Marriage is a very funny thing. There’s a lot of give and take, a lot of compromise, acceptance, and integration.

BubbaWhen my wife and I got married, everything we owned was casually mixed together, and in this mixture happened to be something wholly unexpected: Her cat. Bubba the Cat, as she is currently known, is an old, female, declawed black Kitler (cat with a Hitler-like moustache), and somehow between first meeting her and now, we have become best friends.

Initially, I met Bubba while dating my eventual wife, discovering that she lived exclusively inside her bedroom at my wife’s parent’s place. Apparently, she had become secluded more of her own choosing as 1. Dogs lived in the house, and 2. Boys lived in the house. It was specifically that second part that made Bubba want to live the entirety of her existence in one, modestly-sized room with a single window. I discovered rather quickly that her aversion to men was based entirely on the treatment she received on a regular basis from the dad and brother, which came down to general pestering, teasing, and tormenting. Simply put, they were dog people, in the worst way.

It seemed that because of everything, Bubba would only ever come out of hiding to see my soon-to-be wife and then recoil instantly when she saw me or anyone else, even hissing if the mood struck her right. Things didn’t change too drastically when my wife-to-be and Bubba moved to a college quad, with Bubba yet again living most of her life in a single, now much smaller bedroom.

Upon marriage, my wife and I moved into a comically small studio apartment, but to Bubba this seemed to be a palace. She no longer had to hide in closets or under beds and could instead enjoy the comfort of a couch and regular petting sessions. In the beginning of my relationship with Bubba, petting her was dangerous as, first, it was rare that she would allow me to get near her, and second, she was prone to bite extremely hard if she felt threatened even for a second.

However, things changed amazingly when we moved yet again, this time to a nice, roomy apartment with carpets. The second Bubba was introduced to carpets, something she’d never really experienced, she flopped down and began squirming around, enjoying this wonderful sensation. In this moment I believe something awakened in Bubba, allowing her to enjoy life just a bit more. She was more at home with me and didn’t mind letting me pet her for long periods of time, and also didn’t mind cosying up on me while I was asleep. Of all the men in the world, she had apparently decided I was safe.

Then one terrible night, she got outside and ran off. My wife and I were heartbroken and assumed we’d never see Bubba again as she had no front claws, had no collar, and we lived next to a busy road and beyond that a large nature park. Is she wasn’t eaten by coyotes or hit by a car, she’d most certainly be adopted. I mourned all day, frantically searching for her. By that evening I was a wreck, surprised that I cared so much about a cat that had a passing interest in me at best. Naturally, my wife and I stepped outside at 10 pm for one last neighbourhood search and there was Bubba, rolling around on the sidewalk just because.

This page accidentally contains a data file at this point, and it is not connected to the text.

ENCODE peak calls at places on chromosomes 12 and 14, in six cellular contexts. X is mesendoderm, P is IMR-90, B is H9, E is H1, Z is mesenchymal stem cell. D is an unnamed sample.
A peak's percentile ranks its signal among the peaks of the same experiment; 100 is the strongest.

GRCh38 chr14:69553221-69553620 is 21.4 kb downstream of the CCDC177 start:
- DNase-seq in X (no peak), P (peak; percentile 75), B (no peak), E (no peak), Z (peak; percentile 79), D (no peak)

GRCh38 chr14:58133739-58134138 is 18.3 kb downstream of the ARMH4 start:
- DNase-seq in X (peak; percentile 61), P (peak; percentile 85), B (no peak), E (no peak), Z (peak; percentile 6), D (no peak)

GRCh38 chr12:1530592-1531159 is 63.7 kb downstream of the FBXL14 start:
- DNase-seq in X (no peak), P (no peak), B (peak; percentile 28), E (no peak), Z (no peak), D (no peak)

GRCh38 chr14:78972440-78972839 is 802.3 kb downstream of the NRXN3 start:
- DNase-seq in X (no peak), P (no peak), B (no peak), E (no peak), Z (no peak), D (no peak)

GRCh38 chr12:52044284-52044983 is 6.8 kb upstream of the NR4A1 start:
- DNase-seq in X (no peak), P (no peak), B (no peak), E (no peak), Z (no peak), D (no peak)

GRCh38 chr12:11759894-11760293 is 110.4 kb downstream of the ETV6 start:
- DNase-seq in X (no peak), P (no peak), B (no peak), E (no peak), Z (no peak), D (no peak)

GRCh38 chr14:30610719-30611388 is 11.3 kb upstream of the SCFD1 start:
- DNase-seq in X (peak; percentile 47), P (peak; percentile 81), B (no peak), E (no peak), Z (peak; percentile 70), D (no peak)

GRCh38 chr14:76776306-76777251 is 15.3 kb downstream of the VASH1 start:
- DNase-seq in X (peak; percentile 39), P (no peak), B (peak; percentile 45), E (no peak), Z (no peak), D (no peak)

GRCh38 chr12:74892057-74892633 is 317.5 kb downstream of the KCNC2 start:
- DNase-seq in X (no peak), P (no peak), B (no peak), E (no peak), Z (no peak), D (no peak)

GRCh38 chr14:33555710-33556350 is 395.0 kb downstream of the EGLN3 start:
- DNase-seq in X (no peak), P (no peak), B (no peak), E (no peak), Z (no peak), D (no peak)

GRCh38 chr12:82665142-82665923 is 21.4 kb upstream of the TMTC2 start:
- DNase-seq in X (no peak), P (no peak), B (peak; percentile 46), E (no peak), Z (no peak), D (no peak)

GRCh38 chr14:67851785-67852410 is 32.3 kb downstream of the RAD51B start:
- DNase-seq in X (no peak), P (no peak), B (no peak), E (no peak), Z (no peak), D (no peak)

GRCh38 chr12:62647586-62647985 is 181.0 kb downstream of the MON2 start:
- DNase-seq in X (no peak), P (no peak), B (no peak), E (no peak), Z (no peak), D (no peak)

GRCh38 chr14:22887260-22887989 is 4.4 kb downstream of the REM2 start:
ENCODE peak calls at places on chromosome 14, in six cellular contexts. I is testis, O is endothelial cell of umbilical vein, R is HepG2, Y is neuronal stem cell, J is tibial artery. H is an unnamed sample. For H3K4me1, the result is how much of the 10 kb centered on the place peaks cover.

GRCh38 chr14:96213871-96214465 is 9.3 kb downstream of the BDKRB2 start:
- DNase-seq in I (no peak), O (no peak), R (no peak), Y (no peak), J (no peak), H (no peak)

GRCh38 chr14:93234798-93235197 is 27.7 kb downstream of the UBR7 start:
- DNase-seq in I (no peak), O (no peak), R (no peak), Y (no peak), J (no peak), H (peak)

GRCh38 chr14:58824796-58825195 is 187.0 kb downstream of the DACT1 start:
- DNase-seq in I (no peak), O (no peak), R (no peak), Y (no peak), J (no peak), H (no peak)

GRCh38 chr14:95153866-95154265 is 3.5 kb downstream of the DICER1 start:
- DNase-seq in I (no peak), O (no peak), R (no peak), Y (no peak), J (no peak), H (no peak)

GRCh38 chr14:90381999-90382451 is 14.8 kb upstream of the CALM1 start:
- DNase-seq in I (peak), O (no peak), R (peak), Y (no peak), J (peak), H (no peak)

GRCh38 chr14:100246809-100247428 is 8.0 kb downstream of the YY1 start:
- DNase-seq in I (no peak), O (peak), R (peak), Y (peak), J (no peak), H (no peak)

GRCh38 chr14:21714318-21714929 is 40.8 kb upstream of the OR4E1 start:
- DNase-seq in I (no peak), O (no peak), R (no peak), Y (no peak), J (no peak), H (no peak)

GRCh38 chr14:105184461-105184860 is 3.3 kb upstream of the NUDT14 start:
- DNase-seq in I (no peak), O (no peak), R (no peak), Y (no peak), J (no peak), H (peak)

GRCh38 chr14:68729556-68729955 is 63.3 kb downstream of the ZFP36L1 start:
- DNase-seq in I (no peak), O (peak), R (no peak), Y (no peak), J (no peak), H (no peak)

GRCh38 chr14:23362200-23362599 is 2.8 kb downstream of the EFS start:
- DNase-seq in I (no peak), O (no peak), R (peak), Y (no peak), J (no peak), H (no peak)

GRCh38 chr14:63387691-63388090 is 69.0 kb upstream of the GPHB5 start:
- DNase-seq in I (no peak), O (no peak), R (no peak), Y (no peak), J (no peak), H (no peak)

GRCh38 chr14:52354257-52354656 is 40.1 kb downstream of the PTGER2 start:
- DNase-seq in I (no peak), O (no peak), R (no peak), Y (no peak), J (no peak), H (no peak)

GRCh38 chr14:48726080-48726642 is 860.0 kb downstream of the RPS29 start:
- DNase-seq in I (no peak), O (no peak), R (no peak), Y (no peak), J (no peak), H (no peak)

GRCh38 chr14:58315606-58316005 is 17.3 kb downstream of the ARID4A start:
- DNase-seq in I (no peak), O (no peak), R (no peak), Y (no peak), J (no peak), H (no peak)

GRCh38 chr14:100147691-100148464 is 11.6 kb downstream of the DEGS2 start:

BubbaBubba continued to evolve into a much friendlier kitty the more we owned her, even doing away with some of her less savoury qualities in the process. She no longer bites me, ever, and while she originally had a huge drooling problem, she hasn’t drooled in years. She’s also learned to relax a bit when other people come to visit, even being social with my parents (she refuses to show her face when my wife’s family comes over though). This kindness didn’t really extend to other animals though as she refused to be in the same room as a pair of strays we fostered for a month (a story for another day), but at least she was getting better.

The final straw to truly make Bubba my cat came when my wife decided to adopt a dog, solidifying herself as a dog person in Bubba’s eyes. The change was immediate, and instead of favouring both my wife and myself, she shunned my wife and ran to me at every opportunity, noticing that I was far more of a disciplinarian to the dog than a playmate, something she seemed to agree with.

To this day, Bubba is always waiting for me right outside the bedroom door when I wake up and always eager to run up to me when I come home. I can call her from the other side of the apartment and she will always come running. She will be friendly with my wife, but given the opportunity to sit on a lap on the couch, she will inevitably pick mine since I have a larger lap and because there is no chance that a dog will weasel his way into my good graces (or so Bubba believes). She has even found it in her icy heart to allow the dog to live a relatively peaceful life near her as she no longer finds it necessary to leap at his face and slap his snout with her clawless paws, and the dog has also learned that despite her inability to inflict pain on him, he is best leaving the kitty alone.

At this point, Bubba is roughly 12-years-old, but she doesn’t look or act her age at all. She’s in some of the best health imaginable and only seems to become more youthful and tolerant the longer we own her. Perhaps it’s because she now has a whole apartment with multiple rooms to explore and windows to look out of, or maybe it’s all because she’s finally getting the kindness and attention she’s sorely needed all these years. One thing’s for certain though: She’s absolutely not afraid to slap my hand away from my own sandwich so that she may steal the top layer and run.


BIO: Chris Pranger is a writer and editor for where he helps provide a resource for cat lovers everywhere to learn more about their favourite felines.



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